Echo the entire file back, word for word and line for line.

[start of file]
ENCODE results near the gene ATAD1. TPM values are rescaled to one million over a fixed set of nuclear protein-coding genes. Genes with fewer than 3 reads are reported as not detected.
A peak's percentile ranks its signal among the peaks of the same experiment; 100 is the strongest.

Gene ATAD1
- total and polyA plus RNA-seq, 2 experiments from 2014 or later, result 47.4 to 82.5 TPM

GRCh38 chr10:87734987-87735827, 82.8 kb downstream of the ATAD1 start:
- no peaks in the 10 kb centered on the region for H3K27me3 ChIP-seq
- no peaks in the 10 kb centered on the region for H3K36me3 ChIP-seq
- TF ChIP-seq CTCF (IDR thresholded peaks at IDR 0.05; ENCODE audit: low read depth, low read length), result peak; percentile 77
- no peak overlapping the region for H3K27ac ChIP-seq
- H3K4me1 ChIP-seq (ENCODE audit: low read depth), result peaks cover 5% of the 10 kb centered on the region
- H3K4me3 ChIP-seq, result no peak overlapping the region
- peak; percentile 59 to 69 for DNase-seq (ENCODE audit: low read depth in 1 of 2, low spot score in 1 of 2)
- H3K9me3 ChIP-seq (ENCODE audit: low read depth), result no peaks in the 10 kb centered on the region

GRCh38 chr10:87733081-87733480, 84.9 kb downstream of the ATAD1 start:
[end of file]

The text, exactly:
ENCODE results near the gene ATAD1. TPM values are rescaled to one million over a fixed set of nuclear protein-coding genes. Genes with fewer than 3 reads are reported as not detected.
A peak's percentile ranks its signal among the peaks of the same experiment; 100 is the strongest.

Gene ATAD1
- total and polyA plus RNA-seq, 2 experiments from 2014 or later, result 47.4 to 82.5 TPM

GRCh38 chr10:87734987-87735827, 82.8 kb downstream of the ATAD1 start:
- no peaks in the 10 kb centered on the region for H3K27me3 ChIP-seq
- no peaks in the 10 kb centered on the region for H3K36me3 ChIP-seq
- TF ChIP-seq CTCF (IDR thresholded peaks at IDR 0.05; ENCODE audit: low read depth, low read length), result peak; percentile 77
- no peak overlapping the region for H3K27ac ChIP-seq
- H3K4me1 ChIP-seq (ENCODE audit: low read depth), result peaks cover 5% of the 10 kb centered on the region
- H3K4me3 ChIP-seq, result no peak overlapping the region
- peak; percentile 59 to 69 for DNase-seq (ENCODE audit: low read depth in 1 of 2, low spot score in 1 of 2)
- H3K9me3 ChIP-seq (ENCODE audit: low read depth), result no peaks in the 10 kb centered on the region

GRCh38 chr10:87733081-87733480, 84.9 kb downstream of the ATAD1 start: